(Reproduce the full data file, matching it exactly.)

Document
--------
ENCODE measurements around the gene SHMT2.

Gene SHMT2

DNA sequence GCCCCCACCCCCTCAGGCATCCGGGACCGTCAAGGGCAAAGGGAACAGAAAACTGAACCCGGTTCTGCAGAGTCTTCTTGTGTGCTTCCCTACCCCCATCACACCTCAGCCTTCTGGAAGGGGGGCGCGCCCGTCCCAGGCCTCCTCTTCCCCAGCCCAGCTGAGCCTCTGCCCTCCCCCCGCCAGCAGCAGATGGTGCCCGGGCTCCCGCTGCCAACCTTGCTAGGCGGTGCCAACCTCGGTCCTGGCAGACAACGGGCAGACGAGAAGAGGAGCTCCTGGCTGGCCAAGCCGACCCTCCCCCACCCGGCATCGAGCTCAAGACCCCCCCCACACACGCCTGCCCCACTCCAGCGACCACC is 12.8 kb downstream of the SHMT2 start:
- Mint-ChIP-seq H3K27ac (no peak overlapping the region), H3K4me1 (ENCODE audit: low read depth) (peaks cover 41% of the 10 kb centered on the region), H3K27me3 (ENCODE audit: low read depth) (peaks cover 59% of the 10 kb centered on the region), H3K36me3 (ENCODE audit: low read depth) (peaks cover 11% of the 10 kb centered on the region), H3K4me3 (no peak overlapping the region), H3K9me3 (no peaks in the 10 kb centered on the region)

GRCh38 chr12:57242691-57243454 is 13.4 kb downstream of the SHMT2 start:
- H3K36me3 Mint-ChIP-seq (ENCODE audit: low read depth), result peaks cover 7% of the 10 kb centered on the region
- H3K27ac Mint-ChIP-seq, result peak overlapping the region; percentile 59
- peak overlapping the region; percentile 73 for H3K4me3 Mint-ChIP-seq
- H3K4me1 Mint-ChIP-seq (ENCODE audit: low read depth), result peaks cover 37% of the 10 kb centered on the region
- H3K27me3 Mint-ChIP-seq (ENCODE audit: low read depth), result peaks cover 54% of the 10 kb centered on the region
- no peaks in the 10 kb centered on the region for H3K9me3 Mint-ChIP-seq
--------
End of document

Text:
ENCODE measurements around the gene SHMT2.

Gene SHMT2

DNA sequence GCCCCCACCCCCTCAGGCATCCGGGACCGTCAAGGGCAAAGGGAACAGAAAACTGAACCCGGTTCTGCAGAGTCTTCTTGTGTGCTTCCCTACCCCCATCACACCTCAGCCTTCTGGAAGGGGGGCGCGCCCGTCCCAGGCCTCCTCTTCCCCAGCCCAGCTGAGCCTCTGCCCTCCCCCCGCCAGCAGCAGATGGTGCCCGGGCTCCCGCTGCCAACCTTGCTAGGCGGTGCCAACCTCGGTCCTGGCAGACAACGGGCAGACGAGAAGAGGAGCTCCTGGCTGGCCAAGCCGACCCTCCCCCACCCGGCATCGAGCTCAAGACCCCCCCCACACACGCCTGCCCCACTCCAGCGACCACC is 12.8 kb downstream of the SHMT2 start:
- Mint-ChIP-seq H3K27ac (no peak overlapping the region), H3K4me1 (ENCODE audit: low read depth) (peaks cover 41% of the 10 kb centered on the region), H3K27me3 (ENCODE audit: low read depth) (peaks cover 59% of the 10 kb centered on the region), H3K36me3 (ENCODE audit: low read depth) (peaks cover 11% of the 10 kb centered on the region), H3K4me3 (no peak overlapping the region), H3K9me3 (no peaks in the 10 kb centered on the region)

GRCh38 chr12:57242691-57243454 is 13.4 kb downstream of the SHMT2 start:
- H3K36me3 Mint-ChIP-seq (ENCODE audit: low read depth), result peaks cover 7% of the 10 kb centered on the region
- H3K27ac Mint-ChIP-seq, result peak overlapping the region; percentile 59
- peak overlapping the region; percentile 73 for H3K4me3 Mint-ChIP-seq
- H3K4me1 Mint-ChIP-seq (ENCODE audit: low read depth), result peaks cover 37% of the 10 kb centered on the region
- H3K27me3 Mint-ChIP-seq (ENCODE audit: low read depth), result peaks cover 54% of the 10 kb centered on the region
- no peaks in the 10 kb centered on the region for H3K9me3 Mint-ChIP-seq